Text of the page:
Household debt has reached a new all-time high, and while the data do not indicate an imminent economic collapse, the debt binge cannot endure forever.
Total household debt reached $12.73 trillion as of March 31, eclipsing the previous record of $12.68 trillion set during the third quarter of 2008, the Federal Reserve Bank of New York’s latest “Quarterly Report on Household Debt and Credit” revealed. Among the major debt categories, mortgage balances accounted for $8.63 trillion, followed by $1.34 trillion in student loan debt, $1.17 trillion in auto loan debt, $764 billion in credit card balances and $456 billion in home equity lines of credit.
While the debt bubbles began to reinflate after the aftermath of the Great Recession, the composition of that debt has changed, with mortgage debt making up a smaller share and debt from auto loans, and especially student loans, much higher.
Student loan debt continues to be problematic. While about 4.8 percent of all debt was in some form of delinquency, student loan delinquency remained substantially higher, with 11 percent of aggregate debt 90 or more days delinquent or in default. Moreover, as the New York Fed report explained in a footnote, even this significantly understates actual student loan delinquency rates “because about half of these loans are currently in deferment, in grace periods or in forbearance and therefore temporarily not in the repayment cycle. This implies that among loans in the repayment cycle delinquency rates are roughly twice as high.”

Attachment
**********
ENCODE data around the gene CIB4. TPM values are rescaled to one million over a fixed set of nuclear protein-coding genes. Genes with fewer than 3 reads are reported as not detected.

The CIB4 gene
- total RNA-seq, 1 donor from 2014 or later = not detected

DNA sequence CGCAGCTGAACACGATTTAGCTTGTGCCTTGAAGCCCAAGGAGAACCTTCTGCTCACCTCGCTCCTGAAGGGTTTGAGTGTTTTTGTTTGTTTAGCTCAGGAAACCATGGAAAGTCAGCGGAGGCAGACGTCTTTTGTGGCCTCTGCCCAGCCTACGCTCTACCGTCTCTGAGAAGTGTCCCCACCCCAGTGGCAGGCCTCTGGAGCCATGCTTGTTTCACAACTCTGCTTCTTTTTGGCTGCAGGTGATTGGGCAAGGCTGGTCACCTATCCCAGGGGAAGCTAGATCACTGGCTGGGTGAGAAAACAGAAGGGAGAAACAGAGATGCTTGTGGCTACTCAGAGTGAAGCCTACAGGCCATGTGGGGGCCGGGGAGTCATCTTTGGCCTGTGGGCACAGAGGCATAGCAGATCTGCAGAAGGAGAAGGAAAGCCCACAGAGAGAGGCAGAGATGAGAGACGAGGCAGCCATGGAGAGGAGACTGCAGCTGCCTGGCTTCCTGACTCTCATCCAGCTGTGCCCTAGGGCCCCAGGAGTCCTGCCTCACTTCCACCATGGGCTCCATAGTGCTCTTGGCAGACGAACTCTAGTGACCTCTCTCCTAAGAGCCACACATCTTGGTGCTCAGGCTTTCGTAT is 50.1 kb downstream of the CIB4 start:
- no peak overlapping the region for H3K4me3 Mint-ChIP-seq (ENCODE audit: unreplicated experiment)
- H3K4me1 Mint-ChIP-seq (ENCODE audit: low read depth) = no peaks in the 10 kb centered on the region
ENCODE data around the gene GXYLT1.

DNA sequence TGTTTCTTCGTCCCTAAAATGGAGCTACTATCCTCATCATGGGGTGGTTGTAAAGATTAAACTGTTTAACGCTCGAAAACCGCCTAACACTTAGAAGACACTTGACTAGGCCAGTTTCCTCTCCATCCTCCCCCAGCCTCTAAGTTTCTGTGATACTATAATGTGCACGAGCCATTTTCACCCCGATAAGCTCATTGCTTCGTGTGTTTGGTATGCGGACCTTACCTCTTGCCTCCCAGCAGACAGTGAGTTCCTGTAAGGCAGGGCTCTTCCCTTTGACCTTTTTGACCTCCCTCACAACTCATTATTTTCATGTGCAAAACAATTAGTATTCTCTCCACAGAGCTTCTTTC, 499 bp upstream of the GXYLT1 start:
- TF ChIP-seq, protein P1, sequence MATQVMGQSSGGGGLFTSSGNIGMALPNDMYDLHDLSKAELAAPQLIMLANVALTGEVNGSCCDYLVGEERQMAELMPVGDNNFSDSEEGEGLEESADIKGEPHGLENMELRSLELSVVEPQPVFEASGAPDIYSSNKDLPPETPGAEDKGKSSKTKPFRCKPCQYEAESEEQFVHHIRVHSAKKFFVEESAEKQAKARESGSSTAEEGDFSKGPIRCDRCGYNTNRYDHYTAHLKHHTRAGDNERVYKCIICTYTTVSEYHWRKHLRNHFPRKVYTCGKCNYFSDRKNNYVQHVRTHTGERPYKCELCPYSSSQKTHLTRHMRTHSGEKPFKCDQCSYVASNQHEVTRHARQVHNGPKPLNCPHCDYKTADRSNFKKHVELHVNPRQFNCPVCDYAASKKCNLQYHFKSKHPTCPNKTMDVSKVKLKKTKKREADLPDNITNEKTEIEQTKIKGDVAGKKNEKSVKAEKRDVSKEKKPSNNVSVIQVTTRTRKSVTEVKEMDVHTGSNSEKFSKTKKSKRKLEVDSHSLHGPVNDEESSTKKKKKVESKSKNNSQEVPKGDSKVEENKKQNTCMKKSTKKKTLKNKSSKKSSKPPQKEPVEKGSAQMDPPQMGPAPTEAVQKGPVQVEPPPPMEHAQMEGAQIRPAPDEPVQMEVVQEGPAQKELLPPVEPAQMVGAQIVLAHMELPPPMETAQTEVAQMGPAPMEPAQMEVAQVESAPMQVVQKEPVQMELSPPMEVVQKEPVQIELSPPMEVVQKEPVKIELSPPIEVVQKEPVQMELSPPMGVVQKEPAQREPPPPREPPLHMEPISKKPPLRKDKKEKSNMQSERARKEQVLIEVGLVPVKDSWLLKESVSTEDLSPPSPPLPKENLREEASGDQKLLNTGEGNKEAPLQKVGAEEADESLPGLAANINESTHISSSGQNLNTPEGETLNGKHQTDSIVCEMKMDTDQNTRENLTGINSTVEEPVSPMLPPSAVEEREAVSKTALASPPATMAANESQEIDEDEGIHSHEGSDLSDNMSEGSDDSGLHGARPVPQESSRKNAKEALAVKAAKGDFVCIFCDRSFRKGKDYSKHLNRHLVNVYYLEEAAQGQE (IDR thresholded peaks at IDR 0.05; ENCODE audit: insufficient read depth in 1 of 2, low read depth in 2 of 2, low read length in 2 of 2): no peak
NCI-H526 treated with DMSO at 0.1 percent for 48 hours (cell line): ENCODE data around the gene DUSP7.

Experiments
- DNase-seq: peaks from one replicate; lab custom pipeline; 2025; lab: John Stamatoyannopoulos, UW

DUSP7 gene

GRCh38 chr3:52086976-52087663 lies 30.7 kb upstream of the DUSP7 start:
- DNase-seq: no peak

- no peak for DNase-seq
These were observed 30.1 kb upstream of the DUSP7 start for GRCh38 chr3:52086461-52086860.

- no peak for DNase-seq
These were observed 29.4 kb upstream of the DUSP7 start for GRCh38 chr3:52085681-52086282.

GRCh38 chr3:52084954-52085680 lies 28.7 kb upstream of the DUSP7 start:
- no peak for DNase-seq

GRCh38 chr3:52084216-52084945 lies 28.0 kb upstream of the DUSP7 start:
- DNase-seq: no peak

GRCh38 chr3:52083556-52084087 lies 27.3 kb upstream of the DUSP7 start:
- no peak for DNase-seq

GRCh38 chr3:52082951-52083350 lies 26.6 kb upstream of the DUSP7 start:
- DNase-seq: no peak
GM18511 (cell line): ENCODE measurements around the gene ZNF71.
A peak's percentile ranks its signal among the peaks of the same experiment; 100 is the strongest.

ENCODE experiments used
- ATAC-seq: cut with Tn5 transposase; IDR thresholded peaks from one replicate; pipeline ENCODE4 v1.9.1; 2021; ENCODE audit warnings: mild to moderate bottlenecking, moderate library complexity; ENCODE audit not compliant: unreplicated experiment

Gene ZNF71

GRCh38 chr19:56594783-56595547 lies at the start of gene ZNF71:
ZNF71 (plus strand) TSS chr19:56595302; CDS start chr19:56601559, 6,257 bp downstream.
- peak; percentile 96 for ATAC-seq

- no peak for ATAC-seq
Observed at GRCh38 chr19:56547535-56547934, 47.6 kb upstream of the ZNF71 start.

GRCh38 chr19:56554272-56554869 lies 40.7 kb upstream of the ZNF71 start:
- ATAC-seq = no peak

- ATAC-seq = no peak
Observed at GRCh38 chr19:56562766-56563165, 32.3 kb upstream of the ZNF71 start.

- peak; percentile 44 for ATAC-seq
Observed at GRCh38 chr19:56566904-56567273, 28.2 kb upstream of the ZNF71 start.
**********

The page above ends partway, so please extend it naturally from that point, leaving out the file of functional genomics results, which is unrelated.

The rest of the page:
This expansion in debt “is more of an intended feature than a flaw of the Fed’s monetary policy since the housing bubble popped,” Mises Institute fellow Jonathan Newman maintained in a post after the New York Fed’s previous quarterly report. “Expansionary monetary policy can only replace bubbles with new bubbles. Malinvestments are not totally liquidated, but shift from one sector to another. Consumer debt is not directly paid off, but transferred from one type to another.”
“The redirection is mostly guided by new government interference in markets,” Newman continued. “Pre-2008, federal government programs to encourage new housing and mortgages, along with the low interest rates and new money from the Fed, created the housing bubble. Since 2008, programs like Cash for Clunkers, auto manufacturer bailouts and income-based student loan repayment have funneled spending, borrowing and increasing prices into education and autos.”
One chief reason the New York Fed data is not cause for immediate alarm, however, is that it is not adjusted for inflation. While total debt has increased 14 percent since the recent trough of 2013 — which came after a five-year period of Americans working hard to pay down their debts during and after the recession, bucking a 63-year upward debt trend — it now constitutes about 67 percent of gross national product, compared to more than 85 percent in 2008, a Wall Street Journal article noted.
Nonetheless, the easy money and credit expansion party can only last so long, as we rudely discovered just a decade ago. With the increase in household debt, people pouring money into stocks that are at record highs and the national debt now up to about $20 trillion, it seems we still haven’t learned this lesson.